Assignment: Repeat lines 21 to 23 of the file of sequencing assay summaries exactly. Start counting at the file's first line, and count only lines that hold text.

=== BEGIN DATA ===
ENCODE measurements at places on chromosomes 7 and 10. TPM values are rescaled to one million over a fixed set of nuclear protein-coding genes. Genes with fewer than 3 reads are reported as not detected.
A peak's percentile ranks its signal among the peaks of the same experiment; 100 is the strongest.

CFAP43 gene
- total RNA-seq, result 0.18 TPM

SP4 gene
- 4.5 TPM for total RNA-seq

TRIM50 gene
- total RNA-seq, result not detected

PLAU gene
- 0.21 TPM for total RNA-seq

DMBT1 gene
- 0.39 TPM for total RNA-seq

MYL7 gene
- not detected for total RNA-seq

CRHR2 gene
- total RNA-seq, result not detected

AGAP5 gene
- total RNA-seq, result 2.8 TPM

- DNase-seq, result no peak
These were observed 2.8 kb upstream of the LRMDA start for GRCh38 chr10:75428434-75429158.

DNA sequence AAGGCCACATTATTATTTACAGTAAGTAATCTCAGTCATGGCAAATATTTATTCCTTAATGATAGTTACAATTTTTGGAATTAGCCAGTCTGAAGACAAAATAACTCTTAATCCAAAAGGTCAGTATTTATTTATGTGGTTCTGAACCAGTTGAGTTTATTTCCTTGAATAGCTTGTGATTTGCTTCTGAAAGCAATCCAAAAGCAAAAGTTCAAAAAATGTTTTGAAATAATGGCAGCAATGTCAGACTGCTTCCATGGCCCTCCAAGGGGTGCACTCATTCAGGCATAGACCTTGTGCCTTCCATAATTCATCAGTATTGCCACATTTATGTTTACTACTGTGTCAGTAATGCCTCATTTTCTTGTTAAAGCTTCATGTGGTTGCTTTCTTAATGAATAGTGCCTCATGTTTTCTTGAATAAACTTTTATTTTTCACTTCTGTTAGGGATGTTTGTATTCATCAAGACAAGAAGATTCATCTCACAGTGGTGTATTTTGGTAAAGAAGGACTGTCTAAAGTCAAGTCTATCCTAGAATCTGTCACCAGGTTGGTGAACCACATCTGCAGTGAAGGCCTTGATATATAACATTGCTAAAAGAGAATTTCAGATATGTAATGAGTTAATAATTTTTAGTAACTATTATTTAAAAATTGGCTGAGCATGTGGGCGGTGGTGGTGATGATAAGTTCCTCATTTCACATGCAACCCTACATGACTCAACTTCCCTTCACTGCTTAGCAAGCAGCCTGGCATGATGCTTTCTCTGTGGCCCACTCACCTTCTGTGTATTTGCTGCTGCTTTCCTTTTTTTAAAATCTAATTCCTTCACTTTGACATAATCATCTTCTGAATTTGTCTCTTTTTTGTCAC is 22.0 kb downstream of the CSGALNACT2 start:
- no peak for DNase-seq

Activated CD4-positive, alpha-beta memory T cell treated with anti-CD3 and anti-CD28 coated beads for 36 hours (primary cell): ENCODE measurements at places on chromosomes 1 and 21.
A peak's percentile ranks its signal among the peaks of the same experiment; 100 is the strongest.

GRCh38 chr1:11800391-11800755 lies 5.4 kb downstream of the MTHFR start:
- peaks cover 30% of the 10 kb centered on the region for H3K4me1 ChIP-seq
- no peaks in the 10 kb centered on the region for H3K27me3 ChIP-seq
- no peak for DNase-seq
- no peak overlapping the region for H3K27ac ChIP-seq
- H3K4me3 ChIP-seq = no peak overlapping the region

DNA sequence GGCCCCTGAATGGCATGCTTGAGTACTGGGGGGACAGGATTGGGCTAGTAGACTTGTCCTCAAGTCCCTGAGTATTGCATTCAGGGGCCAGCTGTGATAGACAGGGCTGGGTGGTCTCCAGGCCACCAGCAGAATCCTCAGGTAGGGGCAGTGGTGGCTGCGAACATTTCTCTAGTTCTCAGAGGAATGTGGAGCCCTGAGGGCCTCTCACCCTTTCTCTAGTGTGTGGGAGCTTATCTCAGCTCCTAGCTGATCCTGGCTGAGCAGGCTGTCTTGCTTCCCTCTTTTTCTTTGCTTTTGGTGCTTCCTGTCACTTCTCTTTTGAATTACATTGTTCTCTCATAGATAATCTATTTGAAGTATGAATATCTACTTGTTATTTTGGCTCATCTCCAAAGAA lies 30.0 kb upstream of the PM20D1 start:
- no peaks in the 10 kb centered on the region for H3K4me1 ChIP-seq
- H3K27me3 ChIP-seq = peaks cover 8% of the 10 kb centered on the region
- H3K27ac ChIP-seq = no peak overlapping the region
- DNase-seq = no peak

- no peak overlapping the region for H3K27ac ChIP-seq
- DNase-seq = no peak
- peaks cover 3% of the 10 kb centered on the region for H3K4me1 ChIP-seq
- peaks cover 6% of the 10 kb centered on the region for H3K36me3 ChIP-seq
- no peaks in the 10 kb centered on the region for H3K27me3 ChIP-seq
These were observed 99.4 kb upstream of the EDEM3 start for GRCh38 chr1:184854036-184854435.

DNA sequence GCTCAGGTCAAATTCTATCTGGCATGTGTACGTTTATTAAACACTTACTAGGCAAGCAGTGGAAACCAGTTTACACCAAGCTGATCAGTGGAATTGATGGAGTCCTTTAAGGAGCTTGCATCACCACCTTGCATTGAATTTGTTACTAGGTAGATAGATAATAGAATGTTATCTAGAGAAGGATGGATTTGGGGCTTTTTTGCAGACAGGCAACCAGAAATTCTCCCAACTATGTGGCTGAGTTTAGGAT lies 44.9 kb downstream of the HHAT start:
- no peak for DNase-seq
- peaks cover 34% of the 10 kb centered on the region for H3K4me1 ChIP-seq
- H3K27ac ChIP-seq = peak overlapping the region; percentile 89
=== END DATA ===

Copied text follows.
DNA sequence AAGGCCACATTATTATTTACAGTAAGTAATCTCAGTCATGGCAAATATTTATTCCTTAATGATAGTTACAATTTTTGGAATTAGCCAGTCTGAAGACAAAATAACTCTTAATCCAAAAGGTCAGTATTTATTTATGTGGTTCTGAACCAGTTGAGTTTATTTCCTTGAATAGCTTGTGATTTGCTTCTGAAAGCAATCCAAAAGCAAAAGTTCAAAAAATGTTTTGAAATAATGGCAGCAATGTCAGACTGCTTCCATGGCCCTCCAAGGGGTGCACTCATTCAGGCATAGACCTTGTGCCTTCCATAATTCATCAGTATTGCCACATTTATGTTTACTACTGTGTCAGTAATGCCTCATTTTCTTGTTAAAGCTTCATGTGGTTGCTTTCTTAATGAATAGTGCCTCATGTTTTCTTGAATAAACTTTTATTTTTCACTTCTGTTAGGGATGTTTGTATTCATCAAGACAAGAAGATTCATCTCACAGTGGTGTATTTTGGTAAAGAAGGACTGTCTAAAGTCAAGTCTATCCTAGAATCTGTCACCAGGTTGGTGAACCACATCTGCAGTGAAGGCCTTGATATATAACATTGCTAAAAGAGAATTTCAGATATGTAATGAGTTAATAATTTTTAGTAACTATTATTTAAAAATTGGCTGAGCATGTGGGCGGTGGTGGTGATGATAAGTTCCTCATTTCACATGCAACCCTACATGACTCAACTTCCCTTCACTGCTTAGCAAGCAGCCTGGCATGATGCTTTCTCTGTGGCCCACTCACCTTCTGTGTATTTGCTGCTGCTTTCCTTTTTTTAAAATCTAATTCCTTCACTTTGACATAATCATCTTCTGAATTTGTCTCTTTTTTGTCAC is 22.0 kb downstream of the CSGALNACT2 start:
- no peak for DNase-seq

Activated CD4-positive, alpha-beta memory T cell treated with anti-CD3 and anti-CD28 coated beads for 36 hours (primary cell): ENCODE measurements at places on chromosomes 1 and 21.